First, do your research: are there budget airlines unique to the country you're flying out of and where you're headed to? Booking with a budget Australian airline (Jetstar) from Sydney to Honolulu, then an American one from Honolulu to Montreal saved us over $400 each when flying back from Australia to Canada earlier this year. This allowed us to create a thrifty five-day stopover in Hawaii on our way back, which was less exhausting and a lot cheaper! Kiwi.com and AirWander are both great search engine for revealing cheaper routes like this that involve multiple airlines.
If you're really serious about experiencing this country, you'll find America's best barbecue in Austin, Texas. Or will you find it in Kansas City, Kansas? How about Memphis, Tennessee or Chapel Hill, North Carolina? And speaking of American institutions: Should you see the United States Capitol in Washington, D.C.; San Francisco's Golden Gate Bridge; New York's Statue of Liberty; St. Louis' Gateway Arch; or Mount Rushmore in the Black Hills of South Dakota?
Indirect flights are the way to go. Although layovers can be a hassle - especially if you have several of them - flying indirectly to your location decreases the total cost of your flight. Direct flights are in high demand, and are therefore made more expensive by airlines. Keep at least one layover open as an option, and prepare to save more money by considering multiple layovers for a single flight.
No wonder, then, that Singapore jumped to the top spot in the rankings. The airline is in the midst of a dramatic fleet revitalization, with the introduction of Airbus A350s and Boeing 787-10s and the launch of major new long-haul routes such as Singapore to Newark and Los Angeles, both of which took place within the last month or so. The airline is also in the midst of delivery of its order of new Airbus A380s, on which passengers will find its latest business-class seats and its much-lauded new first-class suites.
If your country’s currency is currently strong compared to others around the world, search airfare in a country where the currency is weaker. For example, the US dollar is strong and the New Zealand currency is weak. I found a one-way flight from Australia to NYC for $1,000 USD but when I searched on the NZ version of the airline, I found the same ticket for $600 USD. It’s the same airline, same flight, and same booking class. It was just booked in a different currency. This tip does not always work, but it works often enough that it’s something worth trying if your currency is currently doing well.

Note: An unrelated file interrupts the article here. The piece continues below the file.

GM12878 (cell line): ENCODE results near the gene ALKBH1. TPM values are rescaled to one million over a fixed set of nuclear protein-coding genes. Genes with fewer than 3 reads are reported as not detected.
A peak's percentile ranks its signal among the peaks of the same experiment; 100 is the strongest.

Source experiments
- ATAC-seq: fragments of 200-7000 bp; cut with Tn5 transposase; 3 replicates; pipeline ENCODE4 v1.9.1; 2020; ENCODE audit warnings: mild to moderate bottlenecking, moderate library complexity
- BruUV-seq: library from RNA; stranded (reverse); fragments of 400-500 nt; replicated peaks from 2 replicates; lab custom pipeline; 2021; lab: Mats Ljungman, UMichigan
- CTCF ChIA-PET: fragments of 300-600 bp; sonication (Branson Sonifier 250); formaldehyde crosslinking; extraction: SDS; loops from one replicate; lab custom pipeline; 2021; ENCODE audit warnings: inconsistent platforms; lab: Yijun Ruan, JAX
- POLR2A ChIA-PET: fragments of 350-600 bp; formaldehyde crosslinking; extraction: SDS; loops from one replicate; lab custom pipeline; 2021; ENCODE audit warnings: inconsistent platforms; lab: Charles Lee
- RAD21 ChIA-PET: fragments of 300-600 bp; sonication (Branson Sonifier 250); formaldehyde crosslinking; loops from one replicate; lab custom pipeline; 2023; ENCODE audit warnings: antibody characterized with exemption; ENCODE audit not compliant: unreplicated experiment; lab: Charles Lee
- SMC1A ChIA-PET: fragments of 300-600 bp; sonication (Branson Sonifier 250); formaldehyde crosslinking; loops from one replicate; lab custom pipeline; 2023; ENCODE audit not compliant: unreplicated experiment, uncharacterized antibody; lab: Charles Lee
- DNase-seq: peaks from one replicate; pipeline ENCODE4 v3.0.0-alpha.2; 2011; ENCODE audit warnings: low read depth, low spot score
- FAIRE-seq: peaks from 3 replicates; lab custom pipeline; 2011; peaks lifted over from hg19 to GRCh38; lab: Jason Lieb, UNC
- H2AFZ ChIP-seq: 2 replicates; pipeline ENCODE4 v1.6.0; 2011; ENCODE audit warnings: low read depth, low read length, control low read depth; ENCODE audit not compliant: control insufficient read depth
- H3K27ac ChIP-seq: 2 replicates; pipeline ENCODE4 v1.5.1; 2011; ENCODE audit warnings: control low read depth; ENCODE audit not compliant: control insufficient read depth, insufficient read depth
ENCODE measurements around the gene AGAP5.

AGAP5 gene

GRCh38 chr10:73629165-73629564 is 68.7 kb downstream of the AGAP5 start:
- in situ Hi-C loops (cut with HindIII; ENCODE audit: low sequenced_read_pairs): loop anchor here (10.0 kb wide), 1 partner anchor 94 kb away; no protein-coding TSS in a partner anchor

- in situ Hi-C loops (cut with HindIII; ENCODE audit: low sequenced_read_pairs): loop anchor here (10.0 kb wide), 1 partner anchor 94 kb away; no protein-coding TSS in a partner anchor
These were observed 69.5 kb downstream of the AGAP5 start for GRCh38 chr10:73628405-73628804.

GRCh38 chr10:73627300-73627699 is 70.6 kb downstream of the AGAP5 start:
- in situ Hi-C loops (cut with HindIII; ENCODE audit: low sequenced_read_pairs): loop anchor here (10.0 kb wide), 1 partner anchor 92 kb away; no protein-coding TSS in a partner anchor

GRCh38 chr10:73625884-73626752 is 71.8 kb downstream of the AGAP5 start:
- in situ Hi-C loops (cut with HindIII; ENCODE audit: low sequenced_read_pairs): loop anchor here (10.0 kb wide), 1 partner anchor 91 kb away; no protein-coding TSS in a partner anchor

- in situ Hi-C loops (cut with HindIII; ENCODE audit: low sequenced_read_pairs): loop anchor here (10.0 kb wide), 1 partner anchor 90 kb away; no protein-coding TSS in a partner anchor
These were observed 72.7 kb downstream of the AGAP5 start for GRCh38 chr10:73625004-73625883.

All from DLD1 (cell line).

No one likes to clutter up their inbox, but by signing up for mailing lists from airlines and search engines, you’ll be able to get updates about all the last-minute or special deals that are happening. This is one of the best ways to ensure you find a cheap flight. Why? Because they do all the work for you! Many times, the cheap flights are only available for 24 hours, and if you aren’t always checking the web for them, you will miss out on many of the super cheap deals. I would have missed out on a round-trip ticket to Japan for $700 USD (normally $1,500) or $500 flights to South Africa! Additionally, they offer frequent flier bonuses, and those deals have also gotten me free business-class tickets. These three websites are the best to stay on top of travel deals:
you are looking for.
We've all experienced the tiresome, repeated searching when trying to book the cheapest possible flights to any given destination. With endless search engines and continually fluctuating prices, the approach to frugal flight booking is overwhelming. Here's some key tips that will save you time, frustration and most importantly money when booking your next flight.
×